MICHELE NORRIS, host:
So, as we just heard, the GOP is trying to diversify its ranks. After the 2008 election, the Republican Party made a concerted effort to recruit more minority candidates.
As NPR's Debbie Elliott reports, the party is now looking ahead to 2012.
DEBBIE ELLIOTT: The day after the election, one of the GOP's rising stars has some logistics to work through.
Senator-elect MARCO RUBIO (Republican, Florida): And here's what I'll do to make it easier for everybody, I'll answer the Spanish questions in English and Spanish...
ELLIOTT: Florida Senator-elect Marco Rubio.
Sen.-elect RUBIO: (Spanish spoken)
ELLIOTT: Rubio - of Cuban descent - is among the record number of Latino Republicans headed to Capitol Hill.
Mr. ARTURO VARGAS (Executive Director, National Association of Latino Elected and Appointed Officials): This was a good year to be a Republican Hispanic candidate.
ELLIOTT: Arturo Vargas is the executive director of the National Association of Latino Elected and Appointed Officials. He says now that the GOP has demonstrated its ability to run strong candidates, the challenge is to bring more Latino voters into the fold.
Mr. VARGAS: Certainly, the Republican Party is being given the opportunity on a silver platter to do just that, to reach across the aisle, to bridge the gap between the Republican Party and the Latino community.
ELLIOTT: At a news conference in Austin yesterday, Juan Hernandez of the political action committee Hispanic Republicans of Texas celebrated record gains in the state legislature, noting how far the group has come.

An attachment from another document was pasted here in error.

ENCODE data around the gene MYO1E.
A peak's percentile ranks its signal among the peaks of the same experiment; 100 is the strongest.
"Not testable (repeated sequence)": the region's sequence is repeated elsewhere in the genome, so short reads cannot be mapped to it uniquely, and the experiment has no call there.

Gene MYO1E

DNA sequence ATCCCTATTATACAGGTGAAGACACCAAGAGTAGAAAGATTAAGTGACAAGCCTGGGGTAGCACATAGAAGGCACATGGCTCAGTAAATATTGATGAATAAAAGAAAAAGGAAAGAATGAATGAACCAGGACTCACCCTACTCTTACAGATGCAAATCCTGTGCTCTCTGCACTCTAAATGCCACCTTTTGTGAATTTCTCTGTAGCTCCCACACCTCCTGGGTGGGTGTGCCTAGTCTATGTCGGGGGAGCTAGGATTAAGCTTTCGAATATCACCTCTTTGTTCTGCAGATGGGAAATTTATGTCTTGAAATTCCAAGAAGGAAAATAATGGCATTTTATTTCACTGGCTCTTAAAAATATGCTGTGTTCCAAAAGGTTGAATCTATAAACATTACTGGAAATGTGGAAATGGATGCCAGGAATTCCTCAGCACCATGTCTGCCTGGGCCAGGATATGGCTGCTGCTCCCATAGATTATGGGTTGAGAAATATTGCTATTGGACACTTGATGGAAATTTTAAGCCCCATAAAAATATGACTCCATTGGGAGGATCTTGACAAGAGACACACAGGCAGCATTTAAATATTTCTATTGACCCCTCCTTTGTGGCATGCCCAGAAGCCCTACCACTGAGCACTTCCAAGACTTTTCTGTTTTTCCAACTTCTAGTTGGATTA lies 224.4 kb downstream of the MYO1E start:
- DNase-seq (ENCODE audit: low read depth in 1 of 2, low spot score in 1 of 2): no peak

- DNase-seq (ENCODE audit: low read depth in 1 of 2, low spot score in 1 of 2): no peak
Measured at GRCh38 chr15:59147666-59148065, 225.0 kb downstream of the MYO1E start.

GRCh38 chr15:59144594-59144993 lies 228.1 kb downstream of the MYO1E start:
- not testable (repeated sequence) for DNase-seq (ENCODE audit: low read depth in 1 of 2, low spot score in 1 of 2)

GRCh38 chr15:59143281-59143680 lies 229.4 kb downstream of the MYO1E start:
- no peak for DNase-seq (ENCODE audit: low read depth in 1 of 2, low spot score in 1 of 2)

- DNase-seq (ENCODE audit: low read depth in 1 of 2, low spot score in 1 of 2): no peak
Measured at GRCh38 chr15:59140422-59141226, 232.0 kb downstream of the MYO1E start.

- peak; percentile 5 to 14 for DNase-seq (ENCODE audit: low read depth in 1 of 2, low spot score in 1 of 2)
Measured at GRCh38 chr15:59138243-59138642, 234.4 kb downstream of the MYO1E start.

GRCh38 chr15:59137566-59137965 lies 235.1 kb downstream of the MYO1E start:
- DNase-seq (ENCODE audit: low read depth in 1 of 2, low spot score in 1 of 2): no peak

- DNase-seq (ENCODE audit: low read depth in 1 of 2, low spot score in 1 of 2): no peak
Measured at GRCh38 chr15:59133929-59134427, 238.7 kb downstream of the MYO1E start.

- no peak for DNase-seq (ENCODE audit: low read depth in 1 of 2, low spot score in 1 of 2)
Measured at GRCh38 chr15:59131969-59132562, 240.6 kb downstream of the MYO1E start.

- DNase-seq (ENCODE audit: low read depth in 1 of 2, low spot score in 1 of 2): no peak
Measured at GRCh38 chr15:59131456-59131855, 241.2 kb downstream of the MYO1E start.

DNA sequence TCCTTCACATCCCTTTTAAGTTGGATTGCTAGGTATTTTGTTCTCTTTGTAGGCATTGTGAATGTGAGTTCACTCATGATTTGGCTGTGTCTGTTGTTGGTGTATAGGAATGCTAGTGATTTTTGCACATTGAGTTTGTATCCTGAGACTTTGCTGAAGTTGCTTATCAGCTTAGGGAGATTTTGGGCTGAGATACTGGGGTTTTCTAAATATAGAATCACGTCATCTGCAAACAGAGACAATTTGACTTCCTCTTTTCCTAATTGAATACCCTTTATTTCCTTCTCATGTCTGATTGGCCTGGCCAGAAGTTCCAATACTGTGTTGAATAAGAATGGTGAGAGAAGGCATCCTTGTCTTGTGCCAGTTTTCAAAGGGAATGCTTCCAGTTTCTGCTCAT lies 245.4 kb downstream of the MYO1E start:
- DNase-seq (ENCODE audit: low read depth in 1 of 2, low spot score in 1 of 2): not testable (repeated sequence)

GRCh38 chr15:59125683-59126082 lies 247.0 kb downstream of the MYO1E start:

Mr. JUAN HERNANDEZ (Hispanic Republicans of Texas): It was definitely not cool to be Hispanic, Republican, conservative, but it's getting cooler and cooler, isn't it?
Mr. MICHAEL STEELE (Chairman, Republican National Committee): This is not your mama and your daddy's Republican Party anymore.
ELLIOTT: That's Republican National Committee chairman Michael Steele, who says he was frustrated to see so few minority delegates at the 2008 convention. The RNC has been working since to diversify its voices.
Mr. STEELE: I think we've got the flaps open. We'll see how big the tent will become.
ELLIOTT: Steele says it's a trend that's overdue. But some minority Republicans are playing down the significance.
In South Carolina, Governor-elect Nikki Haley says what she hopes to accomplish in office is more important than being the state's first woman governor or her Indian-American heritage.
Tim Scott, the state's first African-American Republican elected to Congress since Reconstruction, had a similar message for his supporters on election night.
Representative-elect TIM SCOTT (Republican, South Carolina): All we hear is the issue he's a black Republican. I got to tell you, I'm black, I'm proud, I've got a bald head, and my style is beautiful. But let me just tell you the truth, all those things don't matter.
ELLIOTT: Scott and Allen West of Florida will be the first black Republicans in Congress since Oklahoma's J.C. Watts retired seven years ago.
But don't expect that to have much of an impact on the Republican agenda, says David Bositis, senior political analyst with the Joint Center for Political and Economic Studies.
Mr. DAVID BOSITIS (Senior Political Analyst, Joint Center for Political and Economic Studies): Having two African-Americans out of 200-whatever-40-some-odd seats in the House of Representatives is not going to change the fact that the Republican Party represents white people.
ELLIOTT: Older whites are still the GOP voter base, he says, and you can see it reflected in the party's caucus.
Mr. BOSITIS: If you had a group picture of the Republican members of the Congress, and if you wanted to use Photoshop to distill it into one face, it would probably look like former Senator Trent Lott.
ELLIOTT: The former Mississippi senator aside, Republicans are hoping their new faces will help bring in new voters come 2012.
Debbie Elliott, NPR News, Washington.
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ROBERT SIEGEL, host:
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